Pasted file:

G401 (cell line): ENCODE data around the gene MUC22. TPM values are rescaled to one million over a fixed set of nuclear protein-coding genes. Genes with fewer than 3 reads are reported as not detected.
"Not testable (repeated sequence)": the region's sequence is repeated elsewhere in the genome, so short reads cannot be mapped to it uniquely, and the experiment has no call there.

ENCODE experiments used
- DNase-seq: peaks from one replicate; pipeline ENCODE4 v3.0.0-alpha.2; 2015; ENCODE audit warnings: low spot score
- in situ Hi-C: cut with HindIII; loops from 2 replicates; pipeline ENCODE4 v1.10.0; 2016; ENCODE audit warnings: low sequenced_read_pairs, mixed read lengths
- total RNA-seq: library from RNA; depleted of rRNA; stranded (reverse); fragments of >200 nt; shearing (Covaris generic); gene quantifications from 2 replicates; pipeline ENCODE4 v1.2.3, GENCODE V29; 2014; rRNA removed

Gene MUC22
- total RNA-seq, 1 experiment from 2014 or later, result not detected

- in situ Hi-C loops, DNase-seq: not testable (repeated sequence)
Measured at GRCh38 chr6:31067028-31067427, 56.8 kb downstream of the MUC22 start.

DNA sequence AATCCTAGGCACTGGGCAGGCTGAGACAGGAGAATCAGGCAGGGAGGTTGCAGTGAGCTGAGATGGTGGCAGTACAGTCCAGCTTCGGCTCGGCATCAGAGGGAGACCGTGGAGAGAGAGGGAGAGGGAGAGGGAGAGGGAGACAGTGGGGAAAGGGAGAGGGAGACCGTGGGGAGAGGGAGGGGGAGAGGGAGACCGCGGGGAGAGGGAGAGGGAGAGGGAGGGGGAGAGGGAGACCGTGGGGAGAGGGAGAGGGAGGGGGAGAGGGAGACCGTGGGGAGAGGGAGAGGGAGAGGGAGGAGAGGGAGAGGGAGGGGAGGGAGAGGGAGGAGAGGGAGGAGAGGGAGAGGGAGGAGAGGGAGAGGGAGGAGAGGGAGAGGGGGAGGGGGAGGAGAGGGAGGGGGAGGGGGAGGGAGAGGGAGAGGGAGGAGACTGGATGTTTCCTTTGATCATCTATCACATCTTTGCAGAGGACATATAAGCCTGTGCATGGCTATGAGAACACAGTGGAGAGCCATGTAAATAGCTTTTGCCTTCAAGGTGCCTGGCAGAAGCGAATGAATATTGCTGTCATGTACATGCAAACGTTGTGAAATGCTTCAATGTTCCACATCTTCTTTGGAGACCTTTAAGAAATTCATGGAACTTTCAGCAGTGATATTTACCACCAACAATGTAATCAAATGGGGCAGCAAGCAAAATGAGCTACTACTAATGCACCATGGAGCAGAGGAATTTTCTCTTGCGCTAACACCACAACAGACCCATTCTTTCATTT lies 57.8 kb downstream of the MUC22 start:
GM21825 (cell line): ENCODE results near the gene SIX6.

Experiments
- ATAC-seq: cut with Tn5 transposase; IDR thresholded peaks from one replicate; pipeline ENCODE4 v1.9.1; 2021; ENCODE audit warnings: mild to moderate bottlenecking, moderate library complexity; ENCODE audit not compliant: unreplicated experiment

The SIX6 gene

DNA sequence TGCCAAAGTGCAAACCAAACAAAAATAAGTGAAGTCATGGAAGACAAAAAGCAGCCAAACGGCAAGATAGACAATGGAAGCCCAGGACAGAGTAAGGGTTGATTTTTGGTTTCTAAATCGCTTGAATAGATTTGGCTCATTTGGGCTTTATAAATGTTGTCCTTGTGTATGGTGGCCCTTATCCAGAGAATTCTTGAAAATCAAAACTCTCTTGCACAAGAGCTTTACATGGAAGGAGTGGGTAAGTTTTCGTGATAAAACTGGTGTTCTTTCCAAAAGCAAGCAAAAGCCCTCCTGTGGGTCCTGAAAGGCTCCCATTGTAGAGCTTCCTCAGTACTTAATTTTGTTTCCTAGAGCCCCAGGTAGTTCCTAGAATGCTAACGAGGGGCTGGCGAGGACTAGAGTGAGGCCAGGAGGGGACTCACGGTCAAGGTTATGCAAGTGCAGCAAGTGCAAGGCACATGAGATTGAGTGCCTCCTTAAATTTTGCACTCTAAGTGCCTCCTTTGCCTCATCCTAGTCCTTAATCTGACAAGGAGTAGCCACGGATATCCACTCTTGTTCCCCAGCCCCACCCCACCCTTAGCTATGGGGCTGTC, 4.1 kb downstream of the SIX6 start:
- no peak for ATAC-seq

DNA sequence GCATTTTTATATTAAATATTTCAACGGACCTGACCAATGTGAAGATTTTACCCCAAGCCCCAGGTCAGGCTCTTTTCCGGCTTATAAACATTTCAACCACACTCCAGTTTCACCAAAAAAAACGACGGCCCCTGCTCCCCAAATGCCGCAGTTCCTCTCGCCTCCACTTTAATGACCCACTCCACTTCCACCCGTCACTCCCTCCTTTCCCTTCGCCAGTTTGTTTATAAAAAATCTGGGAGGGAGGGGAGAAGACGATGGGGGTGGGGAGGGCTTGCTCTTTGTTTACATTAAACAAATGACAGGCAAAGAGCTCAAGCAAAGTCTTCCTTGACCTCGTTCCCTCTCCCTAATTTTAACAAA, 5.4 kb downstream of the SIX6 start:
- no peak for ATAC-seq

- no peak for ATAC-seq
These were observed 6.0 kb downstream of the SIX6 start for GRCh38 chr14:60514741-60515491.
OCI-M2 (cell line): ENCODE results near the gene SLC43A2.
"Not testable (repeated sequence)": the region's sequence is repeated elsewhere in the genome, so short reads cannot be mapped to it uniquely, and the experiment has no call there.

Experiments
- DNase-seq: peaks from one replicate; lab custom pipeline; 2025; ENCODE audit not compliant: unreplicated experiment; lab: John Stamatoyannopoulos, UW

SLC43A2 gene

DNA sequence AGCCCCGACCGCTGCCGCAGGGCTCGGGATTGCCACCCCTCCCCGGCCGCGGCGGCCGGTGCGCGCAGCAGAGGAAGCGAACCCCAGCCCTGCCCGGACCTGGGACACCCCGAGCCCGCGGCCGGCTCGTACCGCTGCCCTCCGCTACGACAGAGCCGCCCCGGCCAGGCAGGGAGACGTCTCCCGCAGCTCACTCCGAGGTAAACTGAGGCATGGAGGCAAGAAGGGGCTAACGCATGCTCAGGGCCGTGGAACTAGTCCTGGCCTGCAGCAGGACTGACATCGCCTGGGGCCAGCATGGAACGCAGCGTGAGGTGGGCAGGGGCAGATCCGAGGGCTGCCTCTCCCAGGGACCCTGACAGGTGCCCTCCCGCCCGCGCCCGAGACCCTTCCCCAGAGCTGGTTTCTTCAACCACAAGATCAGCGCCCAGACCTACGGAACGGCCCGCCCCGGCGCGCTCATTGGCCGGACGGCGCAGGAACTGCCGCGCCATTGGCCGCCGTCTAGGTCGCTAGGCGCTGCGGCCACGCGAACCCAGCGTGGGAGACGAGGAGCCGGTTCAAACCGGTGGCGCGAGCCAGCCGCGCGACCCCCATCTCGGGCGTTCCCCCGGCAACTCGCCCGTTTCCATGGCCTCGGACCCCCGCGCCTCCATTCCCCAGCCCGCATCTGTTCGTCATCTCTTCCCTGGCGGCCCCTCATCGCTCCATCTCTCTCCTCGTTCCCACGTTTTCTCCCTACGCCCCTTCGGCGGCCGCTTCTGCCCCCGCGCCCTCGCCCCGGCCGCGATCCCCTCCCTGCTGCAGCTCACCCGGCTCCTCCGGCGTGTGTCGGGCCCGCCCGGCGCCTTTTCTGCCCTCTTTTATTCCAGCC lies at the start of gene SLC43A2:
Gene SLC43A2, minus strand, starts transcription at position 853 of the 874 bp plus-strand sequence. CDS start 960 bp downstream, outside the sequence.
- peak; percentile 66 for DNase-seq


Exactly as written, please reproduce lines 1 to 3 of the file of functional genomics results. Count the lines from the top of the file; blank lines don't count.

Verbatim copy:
G401 (cell line): ENCODE data around the gene MUC22. TPM values are rescaled to one million over a fixed set of nuclear protein-coding genes. Genes with fewer than 3 reads are reported as not detected.
"Not testable (repeated sequence)": the region's sequence is repeated elsewhere in the genome, so short reads cannot be mapped to it uniquely, and the experiment has no call there.

ENCODE experiments used